This means that the attendees will honour the policies set up by the APPG to govern its own activities, including meeting protocols, committee rules etc. It is anticipated that attendees will follow basic rules of personal courtesy, attendance and being prepared. The APPG and the Secretariat recognise the connection between the behaviour of individuals in meetings and the ability of the APPG to address its business effectively. Attendees will be expected to participate so that APPG business progresses smoothly and efficiently.

· Participants will give apologies ahead of time to the Chair if unable to attend meetings

· The Secretariat will ensure that information is distributed prior to meetings, allowing participants time to read and digest important information ahead of a discussion

· Attendees will honour the authority of the Chair and respect his/her role as the meeting leader. When problems arise with meetings they should be dealt with as procedural issues rather than a personal criticism of the Chair and other officers.

· Participants will engage in debate according to procedures, maintaining a respectful attitude towards the opinions of others whilst making their own point.

· Attendees must express their views clearly when it is their turn to speak and then allow others to express their opinions in turn.

· Attendees must listen respectively to other meeting participants, to the Chair and to other speakers. They must not attempt to silence minority opinions, nor should they talk over others.

· Attendees must not use their mobile phones in meetings or adopt any other bullying tactics.

· Attendees are invited to offer suggestions to the Secretariat or the Chair on how best to enhance the role and function of the APPG.

These guidelines are produced as a method of efficiency. If an individual attendee does not comply with the code the Chair may institute a warning system. The APPG anticipates that debate should be lively but controlled and every effort will be made to hear a wide range of different opinions and elicit the opinions of those who may be inclined to be silent.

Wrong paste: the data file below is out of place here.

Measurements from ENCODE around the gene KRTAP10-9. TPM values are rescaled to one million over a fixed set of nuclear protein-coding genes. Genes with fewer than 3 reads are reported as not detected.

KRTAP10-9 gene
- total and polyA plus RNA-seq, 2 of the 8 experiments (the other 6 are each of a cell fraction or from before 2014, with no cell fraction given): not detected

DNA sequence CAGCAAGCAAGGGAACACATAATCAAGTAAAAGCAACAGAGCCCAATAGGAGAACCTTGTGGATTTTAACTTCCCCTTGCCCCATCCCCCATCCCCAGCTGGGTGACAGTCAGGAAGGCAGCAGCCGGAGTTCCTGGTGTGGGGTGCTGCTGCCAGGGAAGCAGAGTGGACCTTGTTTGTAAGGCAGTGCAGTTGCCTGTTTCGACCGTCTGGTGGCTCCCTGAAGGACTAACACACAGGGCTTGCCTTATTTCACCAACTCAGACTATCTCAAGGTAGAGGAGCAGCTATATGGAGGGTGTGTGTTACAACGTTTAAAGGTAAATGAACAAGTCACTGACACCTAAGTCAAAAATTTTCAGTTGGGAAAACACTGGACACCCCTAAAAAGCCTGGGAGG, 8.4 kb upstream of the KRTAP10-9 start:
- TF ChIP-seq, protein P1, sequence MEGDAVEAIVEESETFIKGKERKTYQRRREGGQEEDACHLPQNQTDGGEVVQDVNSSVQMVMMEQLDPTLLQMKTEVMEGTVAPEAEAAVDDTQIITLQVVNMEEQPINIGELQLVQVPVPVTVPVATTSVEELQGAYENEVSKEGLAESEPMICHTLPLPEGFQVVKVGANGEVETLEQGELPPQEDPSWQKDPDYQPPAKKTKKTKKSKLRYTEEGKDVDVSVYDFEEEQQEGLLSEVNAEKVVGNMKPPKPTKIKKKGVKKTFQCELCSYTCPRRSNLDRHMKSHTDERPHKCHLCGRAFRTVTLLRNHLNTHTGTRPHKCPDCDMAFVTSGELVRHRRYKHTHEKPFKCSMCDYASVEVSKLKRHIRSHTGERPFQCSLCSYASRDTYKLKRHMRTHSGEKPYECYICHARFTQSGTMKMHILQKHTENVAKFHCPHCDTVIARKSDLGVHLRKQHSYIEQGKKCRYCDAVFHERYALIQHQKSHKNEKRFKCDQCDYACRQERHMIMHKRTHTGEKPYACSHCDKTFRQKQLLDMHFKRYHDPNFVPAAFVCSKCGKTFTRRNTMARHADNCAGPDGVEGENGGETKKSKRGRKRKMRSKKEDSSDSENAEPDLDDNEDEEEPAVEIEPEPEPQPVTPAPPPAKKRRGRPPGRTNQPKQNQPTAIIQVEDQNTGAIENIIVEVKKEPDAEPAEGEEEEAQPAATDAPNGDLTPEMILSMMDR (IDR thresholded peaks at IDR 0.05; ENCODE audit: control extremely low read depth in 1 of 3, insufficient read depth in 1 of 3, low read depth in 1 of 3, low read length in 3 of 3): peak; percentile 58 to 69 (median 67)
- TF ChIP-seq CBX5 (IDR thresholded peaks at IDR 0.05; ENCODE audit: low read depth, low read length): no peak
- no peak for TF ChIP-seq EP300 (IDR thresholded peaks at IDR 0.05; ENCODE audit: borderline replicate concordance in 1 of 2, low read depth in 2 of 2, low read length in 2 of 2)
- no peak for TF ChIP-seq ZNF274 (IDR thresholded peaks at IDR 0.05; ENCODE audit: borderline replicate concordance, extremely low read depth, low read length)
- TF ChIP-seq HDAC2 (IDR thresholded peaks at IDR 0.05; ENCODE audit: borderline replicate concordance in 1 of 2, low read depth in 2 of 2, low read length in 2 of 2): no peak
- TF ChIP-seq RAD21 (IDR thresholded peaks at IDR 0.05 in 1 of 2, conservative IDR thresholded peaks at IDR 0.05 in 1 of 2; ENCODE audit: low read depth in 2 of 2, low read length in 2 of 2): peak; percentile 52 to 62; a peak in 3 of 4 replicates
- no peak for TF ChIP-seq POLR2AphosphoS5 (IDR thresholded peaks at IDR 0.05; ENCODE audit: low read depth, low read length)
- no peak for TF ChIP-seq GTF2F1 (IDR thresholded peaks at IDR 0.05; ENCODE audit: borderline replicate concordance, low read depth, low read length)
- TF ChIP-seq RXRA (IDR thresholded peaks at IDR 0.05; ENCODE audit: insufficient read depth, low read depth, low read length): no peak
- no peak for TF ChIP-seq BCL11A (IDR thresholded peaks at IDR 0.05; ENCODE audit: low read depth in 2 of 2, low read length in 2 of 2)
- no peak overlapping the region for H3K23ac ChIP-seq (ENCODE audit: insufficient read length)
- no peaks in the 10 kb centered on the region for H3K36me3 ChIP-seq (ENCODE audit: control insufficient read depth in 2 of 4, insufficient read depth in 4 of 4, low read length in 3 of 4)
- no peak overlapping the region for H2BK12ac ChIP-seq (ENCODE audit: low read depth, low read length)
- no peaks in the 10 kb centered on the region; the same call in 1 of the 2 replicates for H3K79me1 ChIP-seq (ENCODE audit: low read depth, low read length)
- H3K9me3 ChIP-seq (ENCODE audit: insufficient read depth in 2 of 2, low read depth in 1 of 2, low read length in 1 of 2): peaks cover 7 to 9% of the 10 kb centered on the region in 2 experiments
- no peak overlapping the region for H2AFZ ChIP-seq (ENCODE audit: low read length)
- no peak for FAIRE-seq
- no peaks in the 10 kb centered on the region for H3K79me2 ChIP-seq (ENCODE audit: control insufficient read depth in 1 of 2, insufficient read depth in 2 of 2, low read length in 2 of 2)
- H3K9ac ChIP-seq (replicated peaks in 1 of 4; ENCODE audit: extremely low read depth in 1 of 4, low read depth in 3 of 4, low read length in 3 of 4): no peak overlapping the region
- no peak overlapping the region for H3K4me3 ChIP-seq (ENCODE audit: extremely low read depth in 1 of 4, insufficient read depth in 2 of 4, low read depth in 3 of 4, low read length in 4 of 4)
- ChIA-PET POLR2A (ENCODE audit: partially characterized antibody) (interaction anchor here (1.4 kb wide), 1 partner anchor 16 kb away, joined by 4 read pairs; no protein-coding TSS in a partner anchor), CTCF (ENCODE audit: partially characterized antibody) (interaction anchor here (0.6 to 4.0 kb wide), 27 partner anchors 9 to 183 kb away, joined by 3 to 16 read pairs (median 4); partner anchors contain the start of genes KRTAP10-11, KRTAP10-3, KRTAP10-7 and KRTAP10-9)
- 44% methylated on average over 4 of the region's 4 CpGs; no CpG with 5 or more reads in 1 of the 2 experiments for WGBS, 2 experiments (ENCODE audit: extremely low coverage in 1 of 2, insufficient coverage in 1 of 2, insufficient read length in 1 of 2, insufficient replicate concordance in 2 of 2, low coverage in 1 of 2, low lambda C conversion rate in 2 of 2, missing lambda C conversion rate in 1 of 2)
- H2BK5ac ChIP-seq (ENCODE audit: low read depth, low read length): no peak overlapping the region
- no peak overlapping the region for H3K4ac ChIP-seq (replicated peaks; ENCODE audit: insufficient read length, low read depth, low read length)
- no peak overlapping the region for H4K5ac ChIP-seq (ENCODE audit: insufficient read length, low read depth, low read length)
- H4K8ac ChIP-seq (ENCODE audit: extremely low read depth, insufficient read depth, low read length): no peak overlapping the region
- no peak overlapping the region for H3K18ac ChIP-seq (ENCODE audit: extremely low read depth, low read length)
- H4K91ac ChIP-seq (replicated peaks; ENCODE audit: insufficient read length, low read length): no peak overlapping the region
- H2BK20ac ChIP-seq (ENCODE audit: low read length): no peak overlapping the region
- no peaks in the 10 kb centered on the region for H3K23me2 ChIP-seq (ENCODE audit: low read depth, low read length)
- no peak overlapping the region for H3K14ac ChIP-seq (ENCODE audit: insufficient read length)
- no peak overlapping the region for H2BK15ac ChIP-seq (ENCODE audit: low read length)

Statement from P.A.N.D.O.R.A.: Ryan Baldwin case is an ominous wake-up call

Statement from P.A.N.D.O.R.A.: Ryan Baldwin case is an ominous wake-up call


Our very best wishes to Ryan and his family.

Related material:

Baldwin Family website: 


Mountain Express

Home for good?
Black Mountain couple regains custody of son

by Nelda Holder in Vol. 16 / Iss. 31 on 02/24/2010

Statement from P.A.N.D.O.R.A., Inc.


26 February 2010

By Marly Silverman, Founder & President

The case of Ryan Baldwin is an ominous wake-up call of the need for awareness of Pediatric Chronic Fatigue Syndrome

Nelda Holder’s article on young Ryan Baldwin and his family (“Home for good? Black Mountain couple regains custody of son” Mountain Express 2/24/2010) shines a long-anticipated and much needed spotlight on more research, proper diagnosis and treatment options for children and young adults under the age of 18 stricken with Chronic Fatigue Syndrome (CFS).

The sad case of Ryan Baldwin and his family underscores the dangerous lack of understanding as to the serious nature and special care of children with Chronic Fatigue Syndrome, as well as current objective medical research on the illness.

Clearly, as was the case of the Baldwins, government officials need better understanding and awareness of the complexities of this illness that strikes 1 to 4 million Americans including children, teenagers, young adults, adults, and the elderly, according to the Center for Disease Control and Prevention (CDC).”

CFS community advocates for Ryan